kosmos, ou, ho, (komew) order; kata kosmon or kosmw in order, duly; oudeni kosmw in no sort of order. 2. good order, good behaviour, decency. 3. a set form or order: of states, government. 4. the mode or fashion of a thing. II. an ornament, decoration, dress, raiment; plur. ornaments. 2. an honour, credit. III. the world or universe, from it's perfect arrangement, Lat. mundus.

    Vine's Expository Dictionary states that "by metonymy" it can mean "the human race, mankind," but to extend this group to mean "each individual" is an abuse of language.

  10. "…"world " in your understanding is "world of the elect" so that, in your understanding God's love, sacrifice, and hope of everlasting life are all limited"

    It's odd, no matter how many times I refuse this interpretation, and explain why and how, you still continue to force it on me and attack me as if I hold to it. I would love it if you would interact with my ideas rather than your own.

    "(of which most of Christendom will agree"
    It's an ad populum and not actually true either.

    The only meaning of 'world' I have smuggled in came from a lexicon.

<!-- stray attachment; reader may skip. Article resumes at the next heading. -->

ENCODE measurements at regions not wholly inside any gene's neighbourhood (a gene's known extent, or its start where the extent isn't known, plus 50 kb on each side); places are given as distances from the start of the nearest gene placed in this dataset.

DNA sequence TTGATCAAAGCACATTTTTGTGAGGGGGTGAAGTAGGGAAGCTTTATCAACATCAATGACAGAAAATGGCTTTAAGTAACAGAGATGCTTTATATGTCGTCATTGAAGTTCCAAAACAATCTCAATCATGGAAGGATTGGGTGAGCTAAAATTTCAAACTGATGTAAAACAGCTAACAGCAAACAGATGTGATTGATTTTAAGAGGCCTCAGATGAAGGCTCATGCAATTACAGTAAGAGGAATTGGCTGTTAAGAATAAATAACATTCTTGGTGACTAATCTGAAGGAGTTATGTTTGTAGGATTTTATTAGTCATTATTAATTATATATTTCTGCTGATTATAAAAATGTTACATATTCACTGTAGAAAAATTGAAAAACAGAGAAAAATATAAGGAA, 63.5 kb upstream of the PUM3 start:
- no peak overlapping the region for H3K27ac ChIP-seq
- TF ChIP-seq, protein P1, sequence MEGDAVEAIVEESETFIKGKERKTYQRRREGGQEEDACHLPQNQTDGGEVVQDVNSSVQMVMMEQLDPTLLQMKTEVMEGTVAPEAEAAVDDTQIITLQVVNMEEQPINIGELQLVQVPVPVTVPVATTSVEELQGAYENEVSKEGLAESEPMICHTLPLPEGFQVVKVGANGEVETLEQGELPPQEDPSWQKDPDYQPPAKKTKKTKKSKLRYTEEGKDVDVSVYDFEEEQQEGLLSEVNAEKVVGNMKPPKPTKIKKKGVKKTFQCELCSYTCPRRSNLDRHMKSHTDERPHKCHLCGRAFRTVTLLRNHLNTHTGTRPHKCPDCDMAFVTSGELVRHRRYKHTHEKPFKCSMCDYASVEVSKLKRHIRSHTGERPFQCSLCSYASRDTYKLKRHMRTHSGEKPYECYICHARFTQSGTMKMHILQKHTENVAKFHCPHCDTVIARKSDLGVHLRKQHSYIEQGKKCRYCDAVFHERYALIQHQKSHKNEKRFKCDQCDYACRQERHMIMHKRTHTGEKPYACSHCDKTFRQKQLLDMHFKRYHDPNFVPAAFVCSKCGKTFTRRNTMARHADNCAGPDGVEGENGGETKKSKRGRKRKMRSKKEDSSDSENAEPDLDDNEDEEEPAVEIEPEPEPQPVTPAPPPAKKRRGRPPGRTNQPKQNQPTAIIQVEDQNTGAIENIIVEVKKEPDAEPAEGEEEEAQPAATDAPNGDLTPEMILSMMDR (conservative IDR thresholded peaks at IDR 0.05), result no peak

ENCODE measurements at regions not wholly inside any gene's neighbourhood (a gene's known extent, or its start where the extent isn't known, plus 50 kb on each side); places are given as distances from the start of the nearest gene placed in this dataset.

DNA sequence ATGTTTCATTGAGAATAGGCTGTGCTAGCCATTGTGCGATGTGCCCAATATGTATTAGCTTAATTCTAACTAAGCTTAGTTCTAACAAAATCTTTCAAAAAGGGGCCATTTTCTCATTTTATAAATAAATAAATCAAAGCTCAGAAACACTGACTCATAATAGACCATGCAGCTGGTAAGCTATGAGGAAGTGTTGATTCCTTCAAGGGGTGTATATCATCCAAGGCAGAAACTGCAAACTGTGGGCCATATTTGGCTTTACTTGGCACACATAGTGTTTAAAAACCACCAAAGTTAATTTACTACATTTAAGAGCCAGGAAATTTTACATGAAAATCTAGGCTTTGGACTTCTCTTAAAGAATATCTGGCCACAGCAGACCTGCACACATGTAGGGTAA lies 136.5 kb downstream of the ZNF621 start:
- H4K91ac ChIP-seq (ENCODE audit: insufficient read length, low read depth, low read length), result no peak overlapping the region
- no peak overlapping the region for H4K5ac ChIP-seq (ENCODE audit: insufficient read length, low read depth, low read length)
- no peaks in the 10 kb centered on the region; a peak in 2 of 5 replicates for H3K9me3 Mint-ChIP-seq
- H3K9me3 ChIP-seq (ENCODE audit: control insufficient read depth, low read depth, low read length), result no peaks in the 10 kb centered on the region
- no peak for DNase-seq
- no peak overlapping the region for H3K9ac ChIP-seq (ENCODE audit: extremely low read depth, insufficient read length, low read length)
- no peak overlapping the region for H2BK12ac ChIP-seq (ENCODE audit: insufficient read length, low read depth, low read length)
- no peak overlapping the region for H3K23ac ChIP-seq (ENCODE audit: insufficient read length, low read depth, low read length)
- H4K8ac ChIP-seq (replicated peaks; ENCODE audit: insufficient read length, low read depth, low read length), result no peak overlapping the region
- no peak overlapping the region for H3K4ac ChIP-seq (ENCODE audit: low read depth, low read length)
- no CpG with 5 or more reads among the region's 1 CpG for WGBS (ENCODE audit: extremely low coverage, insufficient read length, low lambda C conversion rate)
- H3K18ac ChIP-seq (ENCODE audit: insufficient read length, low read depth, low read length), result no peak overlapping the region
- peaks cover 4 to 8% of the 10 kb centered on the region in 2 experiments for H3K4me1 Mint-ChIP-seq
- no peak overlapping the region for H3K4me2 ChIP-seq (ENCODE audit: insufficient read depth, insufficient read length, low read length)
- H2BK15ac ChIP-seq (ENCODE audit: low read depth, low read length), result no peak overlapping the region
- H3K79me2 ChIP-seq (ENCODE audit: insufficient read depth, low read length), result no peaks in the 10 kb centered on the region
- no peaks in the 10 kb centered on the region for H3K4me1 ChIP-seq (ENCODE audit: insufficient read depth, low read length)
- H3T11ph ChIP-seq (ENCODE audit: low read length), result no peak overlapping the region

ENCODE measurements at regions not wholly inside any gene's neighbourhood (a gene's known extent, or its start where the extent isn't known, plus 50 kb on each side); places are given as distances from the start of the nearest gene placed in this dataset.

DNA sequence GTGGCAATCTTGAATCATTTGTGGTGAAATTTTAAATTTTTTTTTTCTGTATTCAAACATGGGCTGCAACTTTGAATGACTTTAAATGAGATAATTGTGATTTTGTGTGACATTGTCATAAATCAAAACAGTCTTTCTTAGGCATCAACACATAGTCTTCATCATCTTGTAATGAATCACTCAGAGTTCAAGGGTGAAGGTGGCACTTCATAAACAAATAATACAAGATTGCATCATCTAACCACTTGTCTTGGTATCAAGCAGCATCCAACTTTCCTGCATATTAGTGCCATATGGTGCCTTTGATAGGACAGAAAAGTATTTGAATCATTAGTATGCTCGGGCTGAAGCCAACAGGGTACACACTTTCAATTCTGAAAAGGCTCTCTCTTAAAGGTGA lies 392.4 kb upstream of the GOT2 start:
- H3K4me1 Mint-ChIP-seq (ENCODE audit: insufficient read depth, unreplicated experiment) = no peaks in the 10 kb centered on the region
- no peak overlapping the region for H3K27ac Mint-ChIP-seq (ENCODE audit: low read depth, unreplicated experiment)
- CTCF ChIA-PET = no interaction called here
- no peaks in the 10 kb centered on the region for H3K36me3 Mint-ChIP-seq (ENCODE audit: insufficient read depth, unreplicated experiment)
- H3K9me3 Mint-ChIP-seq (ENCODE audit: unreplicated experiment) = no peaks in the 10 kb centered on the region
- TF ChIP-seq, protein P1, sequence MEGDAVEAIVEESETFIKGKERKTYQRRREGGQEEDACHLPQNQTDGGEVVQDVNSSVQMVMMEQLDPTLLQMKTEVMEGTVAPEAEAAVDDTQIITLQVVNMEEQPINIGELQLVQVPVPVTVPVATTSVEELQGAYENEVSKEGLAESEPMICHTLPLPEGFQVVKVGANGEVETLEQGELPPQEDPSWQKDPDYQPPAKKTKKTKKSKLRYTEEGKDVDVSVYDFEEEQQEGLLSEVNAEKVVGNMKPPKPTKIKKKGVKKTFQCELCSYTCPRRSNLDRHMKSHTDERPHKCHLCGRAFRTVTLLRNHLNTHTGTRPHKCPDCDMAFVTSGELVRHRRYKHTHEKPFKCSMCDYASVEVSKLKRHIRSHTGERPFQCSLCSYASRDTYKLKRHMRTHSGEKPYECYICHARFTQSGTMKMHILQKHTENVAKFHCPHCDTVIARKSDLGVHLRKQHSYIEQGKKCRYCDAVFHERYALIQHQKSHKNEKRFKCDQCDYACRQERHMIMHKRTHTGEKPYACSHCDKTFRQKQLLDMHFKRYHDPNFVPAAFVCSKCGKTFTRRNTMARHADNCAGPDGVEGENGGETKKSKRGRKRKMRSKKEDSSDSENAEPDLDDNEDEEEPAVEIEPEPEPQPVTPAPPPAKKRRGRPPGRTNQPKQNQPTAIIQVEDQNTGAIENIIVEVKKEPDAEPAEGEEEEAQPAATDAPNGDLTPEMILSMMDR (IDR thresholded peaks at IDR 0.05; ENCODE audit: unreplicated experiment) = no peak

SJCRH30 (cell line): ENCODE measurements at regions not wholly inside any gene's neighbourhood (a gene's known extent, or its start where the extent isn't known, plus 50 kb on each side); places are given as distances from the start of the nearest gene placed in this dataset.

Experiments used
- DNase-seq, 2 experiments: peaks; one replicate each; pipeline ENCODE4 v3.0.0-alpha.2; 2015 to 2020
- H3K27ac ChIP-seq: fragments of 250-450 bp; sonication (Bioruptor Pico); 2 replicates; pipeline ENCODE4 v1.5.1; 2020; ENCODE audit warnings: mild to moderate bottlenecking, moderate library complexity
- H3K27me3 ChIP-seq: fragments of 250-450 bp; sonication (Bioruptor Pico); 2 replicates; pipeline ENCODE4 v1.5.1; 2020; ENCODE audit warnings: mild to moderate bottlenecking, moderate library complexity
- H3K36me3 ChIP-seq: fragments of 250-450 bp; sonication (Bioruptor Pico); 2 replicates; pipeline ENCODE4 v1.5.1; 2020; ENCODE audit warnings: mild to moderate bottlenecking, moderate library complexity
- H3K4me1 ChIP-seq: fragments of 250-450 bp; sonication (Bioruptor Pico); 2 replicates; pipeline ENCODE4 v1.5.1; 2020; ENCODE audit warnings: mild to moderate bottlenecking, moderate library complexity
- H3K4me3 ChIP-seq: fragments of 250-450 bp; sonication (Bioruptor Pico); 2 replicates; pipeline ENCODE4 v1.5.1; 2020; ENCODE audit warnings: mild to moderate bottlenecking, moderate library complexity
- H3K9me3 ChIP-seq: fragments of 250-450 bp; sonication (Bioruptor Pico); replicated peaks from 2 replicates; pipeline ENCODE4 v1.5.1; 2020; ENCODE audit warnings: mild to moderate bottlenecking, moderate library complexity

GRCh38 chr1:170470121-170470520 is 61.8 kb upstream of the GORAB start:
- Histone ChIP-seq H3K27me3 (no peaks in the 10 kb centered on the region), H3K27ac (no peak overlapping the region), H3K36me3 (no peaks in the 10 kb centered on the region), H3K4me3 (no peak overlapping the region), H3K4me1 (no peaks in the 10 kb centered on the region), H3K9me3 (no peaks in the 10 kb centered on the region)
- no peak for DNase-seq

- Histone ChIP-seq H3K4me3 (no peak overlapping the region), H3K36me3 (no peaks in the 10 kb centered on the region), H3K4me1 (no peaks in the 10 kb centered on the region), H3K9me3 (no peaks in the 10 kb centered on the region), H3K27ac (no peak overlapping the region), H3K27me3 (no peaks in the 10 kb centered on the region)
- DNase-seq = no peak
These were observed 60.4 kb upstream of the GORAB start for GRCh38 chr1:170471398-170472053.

11. Lexicons are contraband among free-will types.

  12. Wes, you wrote: There are several, including Theodore Beza, John Gill, C. Van Til, John Piper, John MacArthur, R.C. Sproul, and James White to name a few. In fact, I'm rather surprised you claim to hold to Limited Atonement and have somehow never encountered this quite frequent reading of John 3:16.

    Please go read this sermon: http://www.desiringgod.org/resource-library/sermo

    You will see that Piper (and the others mentioned if you will search out their teachings and writings) do not fit into the caricature (straw man) that you have created or bought into. Sorry, but history and good exegesis are not on your side.

  13. Dear Wes, If the 'world' in John 3 means every body, then verse 17 will contradict verse 18. If God did not send His son to condemn the world, why are the non believers condemned already?

  14. Ephesians 5:25 = Husbands, love your wives, just as Christ loved the church and gave himself up for her
    Husband loves wife, Christ loves church. The Husband-wife or bride groom-bride analogy will sound very bad, if God loved ( love that saves a person) something more than the church. It would mean Husband loves his wife, plus many other women??